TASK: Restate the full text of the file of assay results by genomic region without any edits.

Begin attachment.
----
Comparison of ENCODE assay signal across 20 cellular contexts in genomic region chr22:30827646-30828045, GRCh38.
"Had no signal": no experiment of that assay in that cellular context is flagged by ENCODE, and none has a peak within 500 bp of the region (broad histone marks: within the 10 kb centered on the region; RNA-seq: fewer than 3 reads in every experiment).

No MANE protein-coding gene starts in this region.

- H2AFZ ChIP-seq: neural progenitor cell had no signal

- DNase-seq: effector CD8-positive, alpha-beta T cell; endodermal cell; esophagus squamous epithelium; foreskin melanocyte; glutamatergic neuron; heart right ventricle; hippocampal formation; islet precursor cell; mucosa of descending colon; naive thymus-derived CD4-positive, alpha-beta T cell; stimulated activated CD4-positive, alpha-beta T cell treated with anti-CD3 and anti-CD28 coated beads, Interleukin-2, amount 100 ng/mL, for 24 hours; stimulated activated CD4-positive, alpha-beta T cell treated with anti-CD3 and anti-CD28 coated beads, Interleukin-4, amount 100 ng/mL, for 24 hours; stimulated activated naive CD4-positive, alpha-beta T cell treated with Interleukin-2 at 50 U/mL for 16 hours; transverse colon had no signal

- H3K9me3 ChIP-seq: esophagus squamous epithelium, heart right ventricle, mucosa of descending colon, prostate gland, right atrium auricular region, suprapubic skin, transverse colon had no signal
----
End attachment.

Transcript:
Comparison of ENCODE assay signal across 20 cellular contexts in genomic region chr22:30827646-30828045, GRCh38.
"Had no signal": no experiment of that assay in that cellular context is flagged by ENCODE, and none has a peak within 500 bp of the region (broad histone marks: within the 10 kb centered on the region; RNA-seq: fewer than 3 reads in every experiment).

No MANE protein-coding gene starts in this region.

- H2AFZ ChIP-seq: neural progenitor cell had no signal

- DNase-seq: effector CD8-positive, alpha-beta T cell; endodermal cell; esophagus squamous epithelium; foreskin melanocyte; glutamatergic neuron; heart right ventricle; hippocampal formation; islet precursor cell; mucosa of descending colon; naive thymus-derived CD4-positive, alpha-beta T cell; stimulated activated CD4-positive, alpha-beta T cell treated with anti-CD3 and anti-CD28 coated beads, Interleukin-2, amount 100 ng/mL, for 24 hours; stimulated activated CD4-positive, alpha-beta T cell treated with anti-CD3 and anti-CD28 coated beads, Interleukin-4, amount 100 ng/mL, for 24 hours; stimulated activated naive CD4-positive, alpha-beta T cell treated with Interleukin-2 at 50 U/mL for 16 hours; transverse colon had no signal

- H3K9me3 ChIP-seq: esophagus squamous epithelium, heart right ventricle, mucosa of descending colon, prostate gland, right atrium auricular region, suprapubic skin, transverse colon had no signal